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Pennsylvania Highlights Problem Gambling Awareness, Resources


Pennsylvania Highlights Problem Gambling Awareness, Resources

Harrisburg – To recognize March as National Problem Gambling Awareness Month, the state departments of Drug and Alcohol Programs (DDAP) and Agriculture have teamed with the Pennsylvania Lottery and the Pennsylvania Gaming Control Board (PGCB) to promote resources intended to help individuals with a gambling addiction.

To seek confidential help for yourself or a loved one, visit or call 1-877-565-2112 or 1-800-848-1880.

The warning signs of a gambling addiction can include:
• Denying there is a problem;
• Lying about where the money is going;
• Borrowing money to gamble or pay off debts;
• Missing work to gamble;
• Losing touch with friends;
• Looking for the "high" that comes from gambling; and/or
• Feeling powerless to stop gambling.

“For most individuals, gambling is harmless. However for a small percentage of individuals, gambling becomes a behavioral disorder that disrupts an individual’s life and the lives of the people around them,” said Department of Drug and Alcohol Programs Acting Secretary Gary Tennis.  “Treatment is available for those with gambling addiction and we encourage them to seek the help right away.”

DDAP has approved 101 problem gambling treatment providers across the state offering counseling services to those in need. No-cost training and case consultation is also provided to clinicians seeking to enhance their skills in the treatment of problem gambling.

In 2014, the Pennsylvania Gambling Helpline received more than 17,000 calls from men and women ranging in age from teens to older adults. Callers sought problem gambling help related to slots, other casino games, card games, lottery, horse racing, video poker, sports betting, and internet gambling. Similar to prior years, individuals most frequently reported financial issues, family and marital issues, and mental health issues as their reasons for calling the helpline.

“In addition to the hotline and counseling help, the Pennsylvania Gaming Control Board offers individuals who have a gambling problem an effective way to keep themselves out of PA casinos through voluntary self-exclusion,” said William H. Ryan, Jr., Chairman of the PGCB. “A person who wishes to be placed on our Self-Exclusion List can obtain more details on our website, but can also speak with our staff in Harrisburg or at any casino about being placed on the list.”

The PGCB’s website is, and phone is 717-346-8300.

To date, more than 8,000 individuals have requested to be placed on the Self-Exclusion List.

As part of its social responsibility mission, the Pennsylvania Lottery funds and heavily promotes the Pennsylvania Gambling Helpline. The toll-free number, along with messages encouraging responsible play, appears on tickets, advertising, and the nightly televised drawing show. The Lottery also reminds players that they must be 18 or older.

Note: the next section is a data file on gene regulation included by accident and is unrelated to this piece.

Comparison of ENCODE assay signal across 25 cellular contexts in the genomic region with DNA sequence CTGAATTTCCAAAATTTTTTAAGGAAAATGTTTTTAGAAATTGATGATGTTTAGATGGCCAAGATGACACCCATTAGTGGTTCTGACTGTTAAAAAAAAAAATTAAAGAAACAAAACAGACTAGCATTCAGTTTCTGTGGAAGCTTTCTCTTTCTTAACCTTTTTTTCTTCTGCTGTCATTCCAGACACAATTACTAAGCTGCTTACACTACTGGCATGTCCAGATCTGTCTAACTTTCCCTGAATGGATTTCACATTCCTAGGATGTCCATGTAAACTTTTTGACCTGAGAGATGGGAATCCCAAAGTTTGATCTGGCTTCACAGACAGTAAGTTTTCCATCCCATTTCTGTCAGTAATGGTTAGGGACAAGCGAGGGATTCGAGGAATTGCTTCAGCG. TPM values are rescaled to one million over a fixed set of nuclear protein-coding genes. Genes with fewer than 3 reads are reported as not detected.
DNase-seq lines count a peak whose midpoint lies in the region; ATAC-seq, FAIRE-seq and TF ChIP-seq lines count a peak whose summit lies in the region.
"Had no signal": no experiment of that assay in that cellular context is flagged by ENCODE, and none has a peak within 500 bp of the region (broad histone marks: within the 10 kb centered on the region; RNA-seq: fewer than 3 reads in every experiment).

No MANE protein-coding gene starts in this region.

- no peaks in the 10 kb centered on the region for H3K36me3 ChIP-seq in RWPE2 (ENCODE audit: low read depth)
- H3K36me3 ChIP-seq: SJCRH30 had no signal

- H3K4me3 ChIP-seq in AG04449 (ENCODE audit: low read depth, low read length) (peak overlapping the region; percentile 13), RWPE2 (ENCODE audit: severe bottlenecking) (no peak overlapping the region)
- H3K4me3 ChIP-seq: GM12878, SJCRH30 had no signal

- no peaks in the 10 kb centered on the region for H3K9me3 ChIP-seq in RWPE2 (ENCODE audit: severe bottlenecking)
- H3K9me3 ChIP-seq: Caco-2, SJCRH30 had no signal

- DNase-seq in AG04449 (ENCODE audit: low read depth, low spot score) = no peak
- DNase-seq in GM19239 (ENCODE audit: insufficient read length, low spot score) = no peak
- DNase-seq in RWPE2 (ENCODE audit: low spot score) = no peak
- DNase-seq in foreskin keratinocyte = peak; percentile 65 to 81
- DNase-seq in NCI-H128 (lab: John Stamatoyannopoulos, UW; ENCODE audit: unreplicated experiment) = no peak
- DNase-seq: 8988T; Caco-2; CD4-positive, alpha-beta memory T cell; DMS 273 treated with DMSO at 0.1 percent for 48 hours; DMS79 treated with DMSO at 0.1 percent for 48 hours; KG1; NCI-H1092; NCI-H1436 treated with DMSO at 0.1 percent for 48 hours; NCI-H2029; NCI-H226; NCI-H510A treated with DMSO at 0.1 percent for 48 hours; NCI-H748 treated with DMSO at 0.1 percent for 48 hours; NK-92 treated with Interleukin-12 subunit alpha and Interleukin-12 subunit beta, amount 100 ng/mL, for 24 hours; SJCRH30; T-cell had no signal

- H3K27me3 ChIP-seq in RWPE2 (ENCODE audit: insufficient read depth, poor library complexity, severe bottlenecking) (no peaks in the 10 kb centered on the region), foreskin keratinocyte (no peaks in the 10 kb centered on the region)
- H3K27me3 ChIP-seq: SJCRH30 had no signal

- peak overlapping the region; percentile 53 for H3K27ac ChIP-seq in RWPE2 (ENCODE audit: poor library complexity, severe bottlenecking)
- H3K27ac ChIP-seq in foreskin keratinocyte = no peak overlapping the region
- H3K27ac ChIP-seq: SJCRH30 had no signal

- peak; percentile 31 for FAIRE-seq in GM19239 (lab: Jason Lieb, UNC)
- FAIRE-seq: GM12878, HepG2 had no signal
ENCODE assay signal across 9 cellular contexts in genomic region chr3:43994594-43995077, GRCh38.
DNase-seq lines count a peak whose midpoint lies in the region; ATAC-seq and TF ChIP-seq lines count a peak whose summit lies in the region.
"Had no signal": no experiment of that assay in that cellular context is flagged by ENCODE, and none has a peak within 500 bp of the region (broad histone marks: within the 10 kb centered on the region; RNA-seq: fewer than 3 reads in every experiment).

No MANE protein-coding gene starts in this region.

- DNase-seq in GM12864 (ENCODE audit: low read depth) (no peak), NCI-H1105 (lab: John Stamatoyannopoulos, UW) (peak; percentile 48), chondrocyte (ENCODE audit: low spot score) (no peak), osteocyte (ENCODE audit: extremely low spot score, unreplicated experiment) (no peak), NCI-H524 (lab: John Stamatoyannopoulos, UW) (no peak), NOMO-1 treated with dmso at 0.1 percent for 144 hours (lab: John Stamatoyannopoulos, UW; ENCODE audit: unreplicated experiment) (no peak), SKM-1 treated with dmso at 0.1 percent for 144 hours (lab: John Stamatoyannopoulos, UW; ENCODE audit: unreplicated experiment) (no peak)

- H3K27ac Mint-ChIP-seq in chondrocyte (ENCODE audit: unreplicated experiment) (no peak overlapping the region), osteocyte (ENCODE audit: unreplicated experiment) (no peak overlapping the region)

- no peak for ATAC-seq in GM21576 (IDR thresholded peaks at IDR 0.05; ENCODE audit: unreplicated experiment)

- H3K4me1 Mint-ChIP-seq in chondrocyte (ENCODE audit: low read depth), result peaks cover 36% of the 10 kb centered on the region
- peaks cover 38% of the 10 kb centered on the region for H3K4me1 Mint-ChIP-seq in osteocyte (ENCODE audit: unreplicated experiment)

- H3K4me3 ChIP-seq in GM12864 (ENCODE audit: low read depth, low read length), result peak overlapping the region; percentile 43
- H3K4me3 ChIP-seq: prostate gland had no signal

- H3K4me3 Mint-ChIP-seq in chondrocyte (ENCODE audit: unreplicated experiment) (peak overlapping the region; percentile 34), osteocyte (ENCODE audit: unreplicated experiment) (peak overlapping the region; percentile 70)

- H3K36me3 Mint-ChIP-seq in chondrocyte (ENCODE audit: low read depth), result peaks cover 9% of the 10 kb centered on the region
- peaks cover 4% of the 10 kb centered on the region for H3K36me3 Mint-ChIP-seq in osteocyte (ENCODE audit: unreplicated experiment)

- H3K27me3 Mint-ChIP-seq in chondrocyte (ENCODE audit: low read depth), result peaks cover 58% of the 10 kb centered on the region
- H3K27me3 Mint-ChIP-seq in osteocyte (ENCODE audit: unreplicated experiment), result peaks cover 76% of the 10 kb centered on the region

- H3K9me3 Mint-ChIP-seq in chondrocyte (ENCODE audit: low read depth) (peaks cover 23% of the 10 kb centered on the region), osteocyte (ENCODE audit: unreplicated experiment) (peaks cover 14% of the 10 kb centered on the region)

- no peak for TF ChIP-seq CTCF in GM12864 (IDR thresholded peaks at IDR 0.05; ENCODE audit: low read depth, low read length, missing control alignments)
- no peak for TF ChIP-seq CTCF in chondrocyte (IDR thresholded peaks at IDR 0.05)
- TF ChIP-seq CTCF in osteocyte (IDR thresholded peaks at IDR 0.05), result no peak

“It’s important to know how to recognize the warning signs of a gambling problem,” said Pennsylvania Lottery Acting Lottery Executive Director Drew Svitko. “We urge our players to promptly seek help if they think they or someone they care about may have a problem.”

In 2014, the Pennsylvania Lottery sought and received the World Lottery Association’s Level 2 Responsible Gaming Certification based upon a self-assessment of its responsible gaming practices. The Lottery continues to explore avenues to enhance those practices.

“Competitive horse racing is a long-standing recreational pastime, said Acting Secretary of Agriculture Russell Redding. “With that said, we encourage any individuals participating in any type of gaming to do so responsibly. If someone is experiencing a problem with gambling, there are resources and services available to help.”

During March, the Council on Compulsive Gambling of Pennsylvania, Inc. – together with sponsoring partners including DDAP, the Pennsylvania Lottery, PGCB, the University of Pittsburgh School of Social Work, and the Western Psychiatric Institute and Clinic – will hold two conferences dealing with problem gambling.

The first conference, “Explorations: New Ways of Addressing Gambling Disorder,” will be held March 3 in Bensalem, Bucks County. The second conference, “Connections: A Focus on Treatment, Prevention & Recovery,” is slated for March 6 in Pittsburgh. For more information on these events, visit the Council on Compulsive Gambling of Pennsylvania, Inc., online at

Additionally, a booth to raise awareness of problem gambling and available resources will be in the following locations on the following dates:
• March 6, 13, and 20; 11:00 AM to 1:30 PM - Strawberry Square Atrium, Harrisburg
• March 5, 10, 19, and 20; 11:00 AM to 1:30 PM – Capitol Rotunda, Harrisburg

For more information about problem gambling, or to seek help for yourself or a loved one, visit or call 1-877-565-2112 or 1-800-848-1880.

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